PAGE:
ROSETTA, Egypt (AP) – Sayed Abuel-Ezz has already seen his crops wither from seawater. As the Nile Delta farmer walks among his mango trees on his land not far from the Mediterranean Sea, he fears it will happen again despite having spent the equivalent of tens of thousands of dollars to prevent it.
“If it gets up, the trees will die,” Abuel-Ezz said, looking out to sea.
Here, the impact of climate change has long been evident to farmers, in the creeping salt that devours the roots and softens their fields, rendering them sterile. They pay a fortune to haul trucks loaded with earth to try to raise their crops above the salt pushed into the ground by rising sea levels. But they say it’s getting worse.
Bus drivers can also see the changes, as the sea more and more easily spills over to the mainland. Now, every winter, parts of the vital international highway that runs along the Egyptian coast get flooded, drivers say along the way.
Located on the northern coast of Egypt in the Mediterranean, the Nile River Delta is one of the three most vulnerable hotspots in the world for the impacts of climate change, including sea level rise, according to a 2007 report by the Intergovernmental Panel on climate change supported by the United Nations.
As Egypt hosts the COP27 UN Global Climate Summit this month, the country’s leaders said the plight of the Delta, known for millennia for its fertile soil, was a major concern. Residents are hoping for help to deal with the consequences of global warming.
The delta covers approximately 240 square kilometers (93 square miles), starting just north of the capital city of Cairo, where the River Nile fans out. The branches of the rivers created the rich and fertile land by depositing silt as they made their way to the sea. Since ancient times, the area has been the food basket of empires.
It is densely populated, home to about 40 percent of the 104 million Egyptians, and accounts for half of the country’s economy, according to the UN food agency. Farms and fisheries along the two branches of the Nile, Rosetta in the west and Damietta in the east, help feed the country and provide products for export.
All of this is increasingly threatened by climate change and rising seas. A quarter of the Delta is at or below sea level. An increase of between 0.5 and 1 meter (1.6 to 3.2 feet) – which could occur by 2100 in one of the worst-case scenarios of the UN-backed panel – will move the coast inland by several kilometers, submerging large areas and making them more sterile with salt. This is according to a recent report by an international group of scientists supervised by the Cyprus Institute of Climate and Atmospheric Research Center and the Max Planck Institute for Chemistry.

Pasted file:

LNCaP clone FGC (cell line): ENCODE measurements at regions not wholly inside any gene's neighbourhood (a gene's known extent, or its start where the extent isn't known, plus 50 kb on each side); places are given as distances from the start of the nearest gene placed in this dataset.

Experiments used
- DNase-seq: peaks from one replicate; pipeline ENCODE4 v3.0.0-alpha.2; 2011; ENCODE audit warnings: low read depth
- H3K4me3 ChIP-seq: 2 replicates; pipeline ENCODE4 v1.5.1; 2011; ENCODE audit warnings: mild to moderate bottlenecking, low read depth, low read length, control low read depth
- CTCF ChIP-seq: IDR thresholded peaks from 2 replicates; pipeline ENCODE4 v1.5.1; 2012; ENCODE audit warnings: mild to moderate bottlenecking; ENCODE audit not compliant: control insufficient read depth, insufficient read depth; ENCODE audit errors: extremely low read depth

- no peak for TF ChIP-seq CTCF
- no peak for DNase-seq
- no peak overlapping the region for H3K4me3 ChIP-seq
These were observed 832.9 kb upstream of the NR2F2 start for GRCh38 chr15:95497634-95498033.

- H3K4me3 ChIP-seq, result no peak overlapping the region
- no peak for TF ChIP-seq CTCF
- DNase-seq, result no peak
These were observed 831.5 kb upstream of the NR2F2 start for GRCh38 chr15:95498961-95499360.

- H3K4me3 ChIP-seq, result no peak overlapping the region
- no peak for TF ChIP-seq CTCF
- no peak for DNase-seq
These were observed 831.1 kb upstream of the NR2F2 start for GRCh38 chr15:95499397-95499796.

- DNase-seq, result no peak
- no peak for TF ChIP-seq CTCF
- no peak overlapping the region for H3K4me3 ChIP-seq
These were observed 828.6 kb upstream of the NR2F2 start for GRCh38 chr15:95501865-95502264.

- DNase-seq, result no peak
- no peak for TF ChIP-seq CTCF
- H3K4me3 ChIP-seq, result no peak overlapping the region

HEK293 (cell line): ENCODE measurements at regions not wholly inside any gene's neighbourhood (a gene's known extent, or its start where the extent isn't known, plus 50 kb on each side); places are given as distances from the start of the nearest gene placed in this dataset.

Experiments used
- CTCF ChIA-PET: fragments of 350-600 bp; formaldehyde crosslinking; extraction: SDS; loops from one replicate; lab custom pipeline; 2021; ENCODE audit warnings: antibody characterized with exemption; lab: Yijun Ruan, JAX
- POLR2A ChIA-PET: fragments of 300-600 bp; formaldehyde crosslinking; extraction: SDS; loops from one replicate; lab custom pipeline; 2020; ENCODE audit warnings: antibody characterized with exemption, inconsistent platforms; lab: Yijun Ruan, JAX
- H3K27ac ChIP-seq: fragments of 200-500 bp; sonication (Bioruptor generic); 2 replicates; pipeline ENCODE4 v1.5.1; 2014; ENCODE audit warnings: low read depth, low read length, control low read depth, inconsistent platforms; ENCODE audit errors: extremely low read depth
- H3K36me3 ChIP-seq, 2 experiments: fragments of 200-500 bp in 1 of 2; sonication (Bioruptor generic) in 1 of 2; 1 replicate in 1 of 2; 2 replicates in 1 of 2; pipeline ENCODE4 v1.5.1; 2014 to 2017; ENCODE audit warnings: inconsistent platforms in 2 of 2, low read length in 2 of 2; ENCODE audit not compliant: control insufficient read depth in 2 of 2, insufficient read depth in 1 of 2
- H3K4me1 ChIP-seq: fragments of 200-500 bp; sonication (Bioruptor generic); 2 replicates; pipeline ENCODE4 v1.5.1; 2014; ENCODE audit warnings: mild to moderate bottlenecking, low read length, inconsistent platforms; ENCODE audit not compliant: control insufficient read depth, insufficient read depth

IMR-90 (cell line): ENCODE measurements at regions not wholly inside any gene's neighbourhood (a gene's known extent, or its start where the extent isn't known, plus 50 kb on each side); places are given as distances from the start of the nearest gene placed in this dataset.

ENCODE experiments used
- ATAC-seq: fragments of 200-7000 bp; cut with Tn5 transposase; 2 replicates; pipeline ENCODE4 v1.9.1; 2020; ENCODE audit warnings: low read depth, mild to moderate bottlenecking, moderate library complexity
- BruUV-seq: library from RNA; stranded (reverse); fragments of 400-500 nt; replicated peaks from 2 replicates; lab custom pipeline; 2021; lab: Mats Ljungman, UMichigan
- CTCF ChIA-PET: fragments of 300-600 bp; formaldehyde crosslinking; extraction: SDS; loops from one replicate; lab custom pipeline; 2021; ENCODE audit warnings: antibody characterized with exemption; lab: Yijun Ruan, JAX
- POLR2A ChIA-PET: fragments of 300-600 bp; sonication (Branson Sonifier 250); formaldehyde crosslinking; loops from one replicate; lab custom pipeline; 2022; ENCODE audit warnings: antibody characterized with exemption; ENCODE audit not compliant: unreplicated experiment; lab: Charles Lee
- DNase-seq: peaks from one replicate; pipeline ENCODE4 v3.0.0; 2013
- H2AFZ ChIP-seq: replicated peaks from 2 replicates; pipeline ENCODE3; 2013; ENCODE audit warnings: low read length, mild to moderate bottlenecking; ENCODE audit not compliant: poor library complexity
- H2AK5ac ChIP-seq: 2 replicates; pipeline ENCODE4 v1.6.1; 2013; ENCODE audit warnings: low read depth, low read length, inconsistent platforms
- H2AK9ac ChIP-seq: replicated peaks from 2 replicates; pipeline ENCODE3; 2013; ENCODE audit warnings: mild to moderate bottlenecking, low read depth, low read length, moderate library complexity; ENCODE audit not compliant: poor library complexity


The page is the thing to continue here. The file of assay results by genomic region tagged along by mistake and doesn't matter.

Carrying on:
“This would imply serious challenges to coastal infrastructure and agriculture and can lead to salinization of coastal aquifers, including the densely populated and cultivated Nile Delta,” said George Zittis, co-author of the report.
The scenario considered most likely by the jury is that the sea will increase by 0.3-0.6 meters by 2100. This will still make thousands of acres unsuitable for agriculture or housing.
The Associated Press spoke to more than three dozen farmers, fishermen and other residents in different villages and towns along the Mediterranean coast, the width of the Delta.
Over the span of several generations, they claimed to have felt the effects of climate change for years, particularly sea level rise. They saw greater coastal erosion and salt-contaminated groundwater. Salt water gets in the way when pressure builds from rising sea water and fresh water back pressure is decreased.
Saltwater intrusion is the biggest threat to the Delta, said Mohamed Abdel Monem, senior advisor for land and climate change at the United Nations Food and Agriculture Organization.
“This means less productivity and in many cases the death of crops and therefore food insecurity,” he said.
Hamdy Salah, a 26-year-old farmer outside the western Delta town of Rosetta, says planting practices have changed dramatically. They once grew a variety: tomatoes, eggplants, pumpkins and other vegetables. Now mainly mangoes and citrus fruits grow, which are less vulnerable to salt.
“We tried other crops like apple, but salt water also killed its roots,” he said.
Abuel-Ezz’s family has been farming in Rosetta for generations, and he and his two brothers grow two mango and citrus farms, five acres each.